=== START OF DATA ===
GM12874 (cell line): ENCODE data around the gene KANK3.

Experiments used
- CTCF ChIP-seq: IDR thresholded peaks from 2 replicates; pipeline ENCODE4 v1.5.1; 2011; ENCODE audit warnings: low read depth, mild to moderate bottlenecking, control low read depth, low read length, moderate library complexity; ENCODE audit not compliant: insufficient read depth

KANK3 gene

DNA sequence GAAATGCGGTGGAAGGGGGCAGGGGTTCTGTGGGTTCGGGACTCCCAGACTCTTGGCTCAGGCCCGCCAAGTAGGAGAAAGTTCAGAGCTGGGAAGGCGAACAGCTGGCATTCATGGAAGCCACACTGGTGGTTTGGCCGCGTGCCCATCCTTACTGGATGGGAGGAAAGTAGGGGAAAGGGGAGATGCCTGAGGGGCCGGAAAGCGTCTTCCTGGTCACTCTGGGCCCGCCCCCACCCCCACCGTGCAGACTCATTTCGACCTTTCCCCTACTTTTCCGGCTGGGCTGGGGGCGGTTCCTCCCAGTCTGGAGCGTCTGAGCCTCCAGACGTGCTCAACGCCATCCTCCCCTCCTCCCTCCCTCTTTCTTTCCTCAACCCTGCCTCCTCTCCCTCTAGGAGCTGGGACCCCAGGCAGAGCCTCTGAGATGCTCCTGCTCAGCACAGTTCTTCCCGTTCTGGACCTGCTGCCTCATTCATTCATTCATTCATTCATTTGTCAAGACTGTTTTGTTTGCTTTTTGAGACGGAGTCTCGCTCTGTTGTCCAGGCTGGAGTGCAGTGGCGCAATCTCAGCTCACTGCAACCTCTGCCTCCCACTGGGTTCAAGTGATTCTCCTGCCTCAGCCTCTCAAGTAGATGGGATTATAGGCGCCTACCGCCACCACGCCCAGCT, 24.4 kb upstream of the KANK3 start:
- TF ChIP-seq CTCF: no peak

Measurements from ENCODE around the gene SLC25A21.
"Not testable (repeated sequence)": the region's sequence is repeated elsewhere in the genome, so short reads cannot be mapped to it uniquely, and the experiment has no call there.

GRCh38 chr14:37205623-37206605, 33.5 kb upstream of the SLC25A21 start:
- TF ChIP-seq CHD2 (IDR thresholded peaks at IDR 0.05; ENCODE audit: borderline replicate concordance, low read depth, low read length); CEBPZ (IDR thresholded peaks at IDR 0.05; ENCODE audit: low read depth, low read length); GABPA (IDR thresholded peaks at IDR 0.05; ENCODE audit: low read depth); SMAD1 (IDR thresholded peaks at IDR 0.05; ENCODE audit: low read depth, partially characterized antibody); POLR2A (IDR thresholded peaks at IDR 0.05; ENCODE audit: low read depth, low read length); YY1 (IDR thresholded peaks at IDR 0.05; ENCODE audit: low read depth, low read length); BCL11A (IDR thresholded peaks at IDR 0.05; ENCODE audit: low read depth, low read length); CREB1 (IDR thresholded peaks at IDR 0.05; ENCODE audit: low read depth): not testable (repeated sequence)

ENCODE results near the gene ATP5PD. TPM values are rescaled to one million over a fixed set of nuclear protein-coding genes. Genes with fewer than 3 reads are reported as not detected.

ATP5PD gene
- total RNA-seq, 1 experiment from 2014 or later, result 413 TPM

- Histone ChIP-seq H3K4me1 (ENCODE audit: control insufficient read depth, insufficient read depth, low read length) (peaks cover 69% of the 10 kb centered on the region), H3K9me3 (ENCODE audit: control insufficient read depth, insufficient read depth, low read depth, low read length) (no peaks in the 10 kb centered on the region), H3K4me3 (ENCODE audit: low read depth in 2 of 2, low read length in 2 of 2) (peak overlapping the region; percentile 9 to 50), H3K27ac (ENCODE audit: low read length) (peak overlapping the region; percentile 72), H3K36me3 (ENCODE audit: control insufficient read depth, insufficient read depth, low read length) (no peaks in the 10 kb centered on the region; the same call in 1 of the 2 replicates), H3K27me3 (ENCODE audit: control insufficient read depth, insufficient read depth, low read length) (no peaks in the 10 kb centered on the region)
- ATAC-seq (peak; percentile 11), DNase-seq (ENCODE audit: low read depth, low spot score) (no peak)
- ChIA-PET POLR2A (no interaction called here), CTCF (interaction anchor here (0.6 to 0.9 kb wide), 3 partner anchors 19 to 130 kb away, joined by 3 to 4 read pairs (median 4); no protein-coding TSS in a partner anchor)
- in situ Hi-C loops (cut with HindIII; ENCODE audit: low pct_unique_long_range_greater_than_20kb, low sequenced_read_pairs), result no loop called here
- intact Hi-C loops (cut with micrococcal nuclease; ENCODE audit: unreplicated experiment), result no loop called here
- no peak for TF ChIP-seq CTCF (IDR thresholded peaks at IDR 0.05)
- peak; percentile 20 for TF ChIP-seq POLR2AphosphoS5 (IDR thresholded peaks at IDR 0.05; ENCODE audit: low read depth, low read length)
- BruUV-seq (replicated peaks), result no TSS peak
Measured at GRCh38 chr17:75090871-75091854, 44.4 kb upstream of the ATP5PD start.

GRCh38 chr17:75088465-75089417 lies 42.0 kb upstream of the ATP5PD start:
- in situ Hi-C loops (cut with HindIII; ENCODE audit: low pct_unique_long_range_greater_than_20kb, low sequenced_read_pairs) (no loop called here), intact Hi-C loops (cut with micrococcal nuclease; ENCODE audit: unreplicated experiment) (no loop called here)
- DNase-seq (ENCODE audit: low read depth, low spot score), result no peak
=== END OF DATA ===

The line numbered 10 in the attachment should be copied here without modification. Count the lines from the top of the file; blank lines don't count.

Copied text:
- TF ChIP-seq CHD2 (IDR thresholded peaks at IDR 0.05; ENCODE audit: borderline replicate concordance, low read depth, low read length); CEBPZ (IDR thresholded peaks at IDR 0.05; ENCODE audit: low read depth, low read length); GABPA (IDR thresholded peaks at IDR 0.05; ENCODE audit: low read depth); SMAD1 (IDR thresholded peaks at IDR 0.05; ENCODE audit: low read depth, partially characterized antibody); POLR2A (IDR thresholded peaks at IDR 0.05; ENCODE audit: low read depth, low read length); YY1 (IDR thresholded peaks at IDR 0.05; ENCODE audit: low read depth, low read length); BCL11A (IDR thresholded peaks at IDR 0.05; ENCODE audit: low read depth, low read length); CREB1 (IDR thresholded peaks at IDR 0.05; ENCODE audit: low read depth): not testable (repeated sequence)